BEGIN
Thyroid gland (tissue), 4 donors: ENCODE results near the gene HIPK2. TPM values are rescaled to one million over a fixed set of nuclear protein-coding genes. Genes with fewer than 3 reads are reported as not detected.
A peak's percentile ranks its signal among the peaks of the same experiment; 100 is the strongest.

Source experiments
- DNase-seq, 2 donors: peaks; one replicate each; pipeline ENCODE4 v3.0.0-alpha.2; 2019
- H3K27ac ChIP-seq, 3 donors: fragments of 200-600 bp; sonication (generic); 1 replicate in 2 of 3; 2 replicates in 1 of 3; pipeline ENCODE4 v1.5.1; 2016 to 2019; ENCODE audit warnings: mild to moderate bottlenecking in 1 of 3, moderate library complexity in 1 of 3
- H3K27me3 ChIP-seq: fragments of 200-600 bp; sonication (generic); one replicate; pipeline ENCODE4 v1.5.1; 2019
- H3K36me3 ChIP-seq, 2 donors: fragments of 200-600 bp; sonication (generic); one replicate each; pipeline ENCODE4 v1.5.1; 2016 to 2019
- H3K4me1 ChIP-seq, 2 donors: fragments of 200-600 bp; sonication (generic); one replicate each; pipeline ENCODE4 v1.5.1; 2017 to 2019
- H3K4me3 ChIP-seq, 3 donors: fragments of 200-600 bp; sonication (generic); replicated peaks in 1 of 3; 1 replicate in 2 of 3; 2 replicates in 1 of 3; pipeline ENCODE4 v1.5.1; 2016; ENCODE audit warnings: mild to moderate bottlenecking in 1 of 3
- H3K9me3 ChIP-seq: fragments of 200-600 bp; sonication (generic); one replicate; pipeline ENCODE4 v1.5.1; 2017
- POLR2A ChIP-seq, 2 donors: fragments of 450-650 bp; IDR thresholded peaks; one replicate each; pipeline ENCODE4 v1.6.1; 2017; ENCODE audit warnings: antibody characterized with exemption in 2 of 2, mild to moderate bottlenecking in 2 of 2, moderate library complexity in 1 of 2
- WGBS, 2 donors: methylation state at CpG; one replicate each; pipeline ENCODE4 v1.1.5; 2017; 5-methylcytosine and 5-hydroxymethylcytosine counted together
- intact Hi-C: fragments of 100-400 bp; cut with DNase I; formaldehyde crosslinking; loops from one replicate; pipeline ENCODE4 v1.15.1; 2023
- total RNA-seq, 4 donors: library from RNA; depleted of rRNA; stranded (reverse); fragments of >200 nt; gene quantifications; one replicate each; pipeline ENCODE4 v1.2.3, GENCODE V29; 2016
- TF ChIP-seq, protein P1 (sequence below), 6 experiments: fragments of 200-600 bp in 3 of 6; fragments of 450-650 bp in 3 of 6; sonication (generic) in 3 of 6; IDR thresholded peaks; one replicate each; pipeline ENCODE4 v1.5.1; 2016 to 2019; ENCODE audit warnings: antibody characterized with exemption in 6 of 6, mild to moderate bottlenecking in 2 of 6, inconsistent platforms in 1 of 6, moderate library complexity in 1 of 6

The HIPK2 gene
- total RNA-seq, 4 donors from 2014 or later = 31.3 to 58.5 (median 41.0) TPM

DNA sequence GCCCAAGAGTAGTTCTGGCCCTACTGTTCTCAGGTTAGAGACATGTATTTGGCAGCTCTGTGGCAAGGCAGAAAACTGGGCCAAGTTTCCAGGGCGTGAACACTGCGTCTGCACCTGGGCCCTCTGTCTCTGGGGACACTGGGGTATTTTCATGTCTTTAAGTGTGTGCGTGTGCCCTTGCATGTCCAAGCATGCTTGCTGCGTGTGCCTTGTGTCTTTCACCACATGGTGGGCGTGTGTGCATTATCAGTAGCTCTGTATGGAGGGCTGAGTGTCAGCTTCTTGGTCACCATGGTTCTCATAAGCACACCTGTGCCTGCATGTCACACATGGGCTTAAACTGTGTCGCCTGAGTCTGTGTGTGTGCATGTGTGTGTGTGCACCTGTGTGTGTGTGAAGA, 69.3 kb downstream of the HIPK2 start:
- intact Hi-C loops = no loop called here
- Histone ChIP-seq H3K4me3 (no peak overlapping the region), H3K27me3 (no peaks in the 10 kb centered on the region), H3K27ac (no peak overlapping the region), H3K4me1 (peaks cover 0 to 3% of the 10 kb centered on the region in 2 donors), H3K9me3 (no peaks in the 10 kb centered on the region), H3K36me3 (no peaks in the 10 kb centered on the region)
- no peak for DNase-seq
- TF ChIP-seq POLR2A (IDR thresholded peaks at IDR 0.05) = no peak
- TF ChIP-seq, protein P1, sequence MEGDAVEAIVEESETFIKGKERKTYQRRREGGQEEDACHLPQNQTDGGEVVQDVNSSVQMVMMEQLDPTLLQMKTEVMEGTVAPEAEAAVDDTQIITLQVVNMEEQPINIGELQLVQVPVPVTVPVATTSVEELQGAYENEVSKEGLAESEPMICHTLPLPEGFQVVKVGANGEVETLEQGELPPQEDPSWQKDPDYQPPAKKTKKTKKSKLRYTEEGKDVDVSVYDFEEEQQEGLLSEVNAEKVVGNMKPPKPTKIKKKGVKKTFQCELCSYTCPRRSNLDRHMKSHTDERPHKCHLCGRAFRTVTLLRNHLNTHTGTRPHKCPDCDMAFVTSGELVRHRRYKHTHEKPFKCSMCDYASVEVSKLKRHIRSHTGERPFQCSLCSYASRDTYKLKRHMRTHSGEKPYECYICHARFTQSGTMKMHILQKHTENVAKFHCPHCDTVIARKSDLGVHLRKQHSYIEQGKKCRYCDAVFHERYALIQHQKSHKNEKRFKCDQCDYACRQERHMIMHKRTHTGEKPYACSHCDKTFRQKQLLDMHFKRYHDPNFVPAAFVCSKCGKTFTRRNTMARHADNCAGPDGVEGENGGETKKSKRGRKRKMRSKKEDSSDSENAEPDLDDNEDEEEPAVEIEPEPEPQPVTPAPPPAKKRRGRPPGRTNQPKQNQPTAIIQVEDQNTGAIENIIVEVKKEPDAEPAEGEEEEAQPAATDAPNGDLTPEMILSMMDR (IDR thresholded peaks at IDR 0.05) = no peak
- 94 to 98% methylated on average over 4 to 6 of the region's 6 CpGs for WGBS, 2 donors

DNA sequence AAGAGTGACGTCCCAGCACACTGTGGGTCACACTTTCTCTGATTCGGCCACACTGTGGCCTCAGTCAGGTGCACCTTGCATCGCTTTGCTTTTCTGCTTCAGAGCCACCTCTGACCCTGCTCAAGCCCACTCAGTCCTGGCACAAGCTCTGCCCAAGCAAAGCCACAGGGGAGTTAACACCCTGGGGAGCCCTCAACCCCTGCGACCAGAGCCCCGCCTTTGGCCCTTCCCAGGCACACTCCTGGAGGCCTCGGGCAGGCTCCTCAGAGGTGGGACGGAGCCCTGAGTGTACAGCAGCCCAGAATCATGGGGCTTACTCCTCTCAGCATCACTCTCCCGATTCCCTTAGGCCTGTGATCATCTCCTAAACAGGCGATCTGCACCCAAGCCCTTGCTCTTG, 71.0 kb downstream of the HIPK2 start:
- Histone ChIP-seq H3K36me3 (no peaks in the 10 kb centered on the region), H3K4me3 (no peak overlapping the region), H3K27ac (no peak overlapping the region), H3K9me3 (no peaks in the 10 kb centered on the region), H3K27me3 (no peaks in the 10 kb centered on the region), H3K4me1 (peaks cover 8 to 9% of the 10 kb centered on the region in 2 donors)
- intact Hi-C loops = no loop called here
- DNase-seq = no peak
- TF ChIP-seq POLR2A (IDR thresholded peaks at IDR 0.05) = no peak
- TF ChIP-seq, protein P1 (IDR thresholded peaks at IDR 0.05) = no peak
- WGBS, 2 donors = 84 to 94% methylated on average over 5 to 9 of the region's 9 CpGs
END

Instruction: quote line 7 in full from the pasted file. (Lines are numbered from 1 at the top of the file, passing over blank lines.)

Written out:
- H3K36me3 ChIP-seq, 2 donors: fragments of 200-600 bp; sonication (generic); one replicate each; pipeline ENCODE4 v1.5.1; 2016 to 2019